"Three words from another kid made me really worried for my son."

As I write this post I feel a little bit sick and quite emotional because there is nothing more in this world I want for my children than to be accepted.

Today I walked my five-year-old daughter to her kinder class, with her little brother on my hip. My son who is two and a half has bright red hair and beautiful sky-blue eyes.

I usually don’t take Archer into school with us as he is dropped off at daycare right before I walk Ruby to school because let’s be honest, two-year-old boys are quite a handful and I never enjoy feeling frazzled trying to chase him in between all the ‘big kids’. But today I had no choice as he has been having fevers of over 39 degrees so he was more than unwell enough to be kept home.

When I am on semester break obviously he doesn’t attend daycare so I sometimes get the chance to take him with us to school drop-offs and pick-ups, but it is pretty rare. When I do there is always one child, who is actually a very nice little boy, in Ruby’s class who yells “Your brother is a REDHEAD!” at the top of his lungs whenever he sees Archer. This type of thing does not bother me too much as I’ve dealt with it before. Strangers come up to me in the shop and have done ever since Archer was just a week old. They awe at him and say something along the lines of “Doesn’t he have such beautiful hair!”. Again, this stuff does not bother me because yes he is a redhead and yes his hair is beautiful (but maybe I am a little biased being his mother).

Source: Instagram.

But today was a little different. As I was helping Ruby put her bag in her little locker, the little familiar boy comes running "Ruby, your brother is a redhead!". I just smile at him because it's nothing different. However, then comes another little boy with beautiful blonde hair and says, "I hate redheads". I felt my cheeks blush and without even thinking I respond with "That is not very nice" and walk off. I thought to myself, this kid is five and a half, at the most! How does he even know what he hates and what he likes (heck I don't know what I like half the time).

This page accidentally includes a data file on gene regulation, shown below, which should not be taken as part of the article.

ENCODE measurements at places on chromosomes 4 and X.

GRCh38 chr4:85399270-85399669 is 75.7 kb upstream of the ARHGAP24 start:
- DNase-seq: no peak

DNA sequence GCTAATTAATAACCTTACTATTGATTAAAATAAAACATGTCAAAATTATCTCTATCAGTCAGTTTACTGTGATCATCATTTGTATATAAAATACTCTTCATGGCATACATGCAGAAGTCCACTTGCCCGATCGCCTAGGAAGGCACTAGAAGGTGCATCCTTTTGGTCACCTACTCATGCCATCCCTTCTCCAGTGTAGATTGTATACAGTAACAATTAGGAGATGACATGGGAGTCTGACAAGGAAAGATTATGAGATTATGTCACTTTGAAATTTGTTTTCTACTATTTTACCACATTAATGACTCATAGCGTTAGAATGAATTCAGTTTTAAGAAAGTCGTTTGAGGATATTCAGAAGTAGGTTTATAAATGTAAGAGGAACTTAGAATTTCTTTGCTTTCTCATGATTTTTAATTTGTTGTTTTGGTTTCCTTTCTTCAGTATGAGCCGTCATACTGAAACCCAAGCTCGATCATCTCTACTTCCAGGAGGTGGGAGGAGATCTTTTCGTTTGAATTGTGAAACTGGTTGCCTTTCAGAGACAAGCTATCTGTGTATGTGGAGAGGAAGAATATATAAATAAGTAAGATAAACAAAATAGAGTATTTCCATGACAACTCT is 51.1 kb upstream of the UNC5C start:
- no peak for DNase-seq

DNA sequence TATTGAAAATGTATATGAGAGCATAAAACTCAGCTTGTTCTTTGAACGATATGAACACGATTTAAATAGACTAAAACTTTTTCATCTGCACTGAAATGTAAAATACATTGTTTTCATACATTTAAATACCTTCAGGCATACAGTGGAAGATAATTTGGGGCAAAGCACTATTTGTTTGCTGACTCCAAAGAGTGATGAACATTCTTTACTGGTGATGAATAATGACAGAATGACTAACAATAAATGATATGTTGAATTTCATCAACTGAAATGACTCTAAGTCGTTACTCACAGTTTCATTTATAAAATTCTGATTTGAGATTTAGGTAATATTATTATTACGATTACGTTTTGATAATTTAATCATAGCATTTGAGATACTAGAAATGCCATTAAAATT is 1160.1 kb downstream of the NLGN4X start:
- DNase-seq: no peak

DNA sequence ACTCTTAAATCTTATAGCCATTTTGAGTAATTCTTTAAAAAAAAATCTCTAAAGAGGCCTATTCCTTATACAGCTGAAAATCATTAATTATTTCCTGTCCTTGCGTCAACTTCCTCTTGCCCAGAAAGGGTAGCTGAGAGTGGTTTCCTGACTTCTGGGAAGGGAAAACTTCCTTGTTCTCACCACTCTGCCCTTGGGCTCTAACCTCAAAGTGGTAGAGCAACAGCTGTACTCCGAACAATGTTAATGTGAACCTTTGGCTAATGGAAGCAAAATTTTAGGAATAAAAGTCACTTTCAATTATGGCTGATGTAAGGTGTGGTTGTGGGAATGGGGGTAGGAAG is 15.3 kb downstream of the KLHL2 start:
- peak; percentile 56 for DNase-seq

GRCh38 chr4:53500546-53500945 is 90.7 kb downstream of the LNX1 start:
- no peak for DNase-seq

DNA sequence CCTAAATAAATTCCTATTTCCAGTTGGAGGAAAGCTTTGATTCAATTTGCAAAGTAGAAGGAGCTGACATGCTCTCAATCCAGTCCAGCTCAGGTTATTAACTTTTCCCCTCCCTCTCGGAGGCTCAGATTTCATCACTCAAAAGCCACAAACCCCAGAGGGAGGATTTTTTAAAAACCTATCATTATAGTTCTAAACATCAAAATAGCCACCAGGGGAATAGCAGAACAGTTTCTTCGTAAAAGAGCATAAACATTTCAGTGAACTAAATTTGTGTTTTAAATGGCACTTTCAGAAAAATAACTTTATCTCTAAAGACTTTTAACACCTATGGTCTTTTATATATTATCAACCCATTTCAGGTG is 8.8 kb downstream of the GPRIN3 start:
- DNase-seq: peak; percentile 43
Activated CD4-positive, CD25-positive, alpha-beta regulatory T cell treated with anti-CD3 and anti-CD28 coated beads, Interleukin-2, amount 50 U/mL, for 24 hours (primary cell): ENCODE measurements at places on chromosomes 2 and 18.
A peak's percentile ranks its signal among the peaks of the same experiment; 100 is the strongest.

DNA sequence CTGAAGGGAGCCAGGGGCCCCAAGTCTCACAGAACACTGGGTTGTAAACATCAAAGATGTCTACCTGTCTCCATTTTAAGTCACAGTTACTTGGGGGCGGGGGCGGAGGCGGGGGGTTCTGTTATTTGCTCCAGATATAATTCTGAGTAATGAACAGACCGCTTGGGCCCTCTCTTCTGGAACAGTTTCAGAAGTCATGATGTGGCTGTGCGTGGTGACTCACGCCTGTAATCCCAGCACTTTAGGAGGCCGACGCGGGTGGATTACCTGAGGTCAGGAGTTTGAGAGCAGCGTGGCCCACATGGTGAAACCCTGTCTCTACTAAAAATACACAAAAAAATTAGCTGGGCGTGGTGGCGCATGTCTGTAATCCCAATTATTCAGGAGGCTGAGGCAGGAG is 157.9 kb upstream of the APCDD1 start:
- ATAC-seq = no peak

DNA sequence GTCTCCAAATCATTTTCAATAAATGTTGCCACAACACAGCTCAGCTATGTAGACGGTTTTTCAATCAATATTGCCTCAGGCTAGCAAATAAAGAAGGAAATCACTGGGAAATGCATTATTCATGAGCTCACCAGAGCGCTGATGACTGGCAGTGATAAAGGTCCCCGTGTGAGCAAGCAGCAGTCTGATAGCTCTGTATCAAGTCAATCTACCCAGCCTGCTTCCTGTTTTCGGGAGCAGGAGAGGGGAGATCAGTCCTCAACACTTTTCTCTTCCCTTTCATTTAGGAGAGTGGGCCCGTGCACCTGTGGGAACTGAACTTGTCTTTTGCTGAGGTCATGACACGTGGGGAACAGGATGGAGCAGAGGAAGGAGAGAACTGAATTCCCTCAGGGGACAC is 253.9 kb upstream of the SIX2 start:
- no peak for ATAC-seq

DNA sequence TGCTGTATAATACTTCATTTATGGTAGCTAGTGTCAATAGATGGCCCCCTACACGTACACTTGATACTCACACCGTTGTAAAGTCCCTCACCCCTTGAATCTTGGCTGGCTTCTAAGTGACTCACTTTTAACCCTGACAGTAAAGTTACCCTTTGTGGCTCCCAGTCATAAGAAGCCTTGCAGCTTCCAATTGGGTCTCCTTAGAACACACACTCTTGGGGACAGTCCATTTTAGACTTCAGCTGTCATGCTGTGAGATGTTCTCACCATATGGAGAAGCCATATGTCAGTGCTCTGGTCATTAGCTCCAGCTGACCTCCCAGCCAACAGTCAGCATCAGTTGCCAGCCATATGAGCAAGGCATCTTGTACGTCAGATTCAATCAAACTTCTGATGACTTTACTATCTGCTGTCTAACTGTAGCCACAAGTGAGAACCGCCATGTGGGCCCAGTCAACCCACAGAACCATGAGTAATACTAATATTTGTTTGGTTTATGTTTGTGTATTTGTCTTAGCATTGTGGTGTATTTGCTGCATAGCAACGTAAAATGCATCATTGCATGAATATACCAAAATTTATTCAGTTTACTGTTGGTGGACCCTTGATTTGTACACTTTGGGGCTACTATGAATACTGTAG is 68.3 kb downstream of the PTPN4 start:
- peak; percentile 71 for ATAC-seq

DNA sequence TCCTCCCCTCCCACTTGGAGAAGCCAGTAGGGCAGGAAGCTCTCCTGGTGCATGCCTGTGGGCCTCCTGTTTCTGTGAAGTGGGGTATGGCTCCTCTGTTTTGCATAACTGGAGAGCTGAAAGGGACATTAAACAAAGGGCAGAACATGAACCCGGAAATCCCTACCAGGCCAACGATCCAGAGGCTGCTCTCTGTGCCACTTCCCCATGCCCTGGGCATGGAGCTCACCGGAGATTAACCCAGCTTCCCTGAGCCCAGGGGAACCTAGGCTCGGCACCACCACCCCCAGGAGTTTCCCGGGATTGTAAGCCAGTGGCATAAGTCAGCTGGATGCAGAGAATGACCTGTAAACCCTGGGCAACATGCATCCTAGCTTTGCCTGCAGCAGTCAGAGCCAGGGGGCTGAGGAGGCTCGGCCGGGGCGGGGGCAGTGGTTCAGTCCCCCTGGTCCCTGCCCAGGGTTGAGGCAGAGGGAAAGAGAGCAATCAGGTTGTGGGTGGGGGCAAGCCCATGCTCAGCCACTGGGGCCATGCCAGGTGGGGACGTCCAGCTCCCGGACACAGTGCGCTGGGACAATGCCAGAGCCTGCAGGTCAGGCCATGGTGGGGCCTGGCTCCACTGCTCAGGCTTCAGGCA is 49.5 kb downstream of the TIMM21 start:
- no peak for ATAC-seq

But in all seriousness, where has this come from? What adult or other influence has put this thought in this little boy’s mind?! Where has he heard this from? Because I doubt he made this assumption for himself. Kids aren't born with hate, yes, they may notice differences in skin colour or hair colour but born hating another person because they are different? I doubt it. Actually, I know it. The little psychology I did at university last year and throughout college I read research papers on biases and how peoples brains work and no, kids are not born naturally hateful.

So, who is to blame? Probably adults! But it would be unlikely for me to be able to pinpoint the exact one. So, what do I do when its Archer's turn to attend school? Do I raise him with a 'tough skin'? Do I prepare him for bullying because he has red hair? No, I should not have to do that. Parents, teachers, siblings and any person in a young child's life should be teaching them to LOVE not to hate people just because they are different. We should all raise our children to be accepting. We live in Australia! A country that is supposed to stand for diversity, for acceptance and for 'mate-ship'. Not one where we tear people down or teach our kids hate or bullying.

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But I will warn my son about bullies, about people who might "hate" his red hair. BUT I will tell him this, his hair is so beautiful to me, his Dad, his sister and all of his family. He is one of the most loving little humans that I have ever met and I will do my best as his mum to protect him from people who want to exclude or hurt him.

And before you start thinking 'Is she shaming a five-year-old kid, who knows no better?'. The answer is no I am not. I am shaming the adult or older person who taught him that.

To anyone who knows me personally knows that this is not the first time my son has been bullied for his hair. Last time it was supposedly a 'family friend' (an adult) who sent him into an Instagram page for 'redheads with no souls'. He was not even a year old!

I just want other parents to be aware of how we raise our children, how we speak in front of them and how they are influenced by everything around them. So, today teach your children to be loving and accepting to everyone around them, no matter what colour hair they might have.

This story originally appeared on studyingmama and has been republished with full permission. Find Ebony on Instagram at @studyingmama.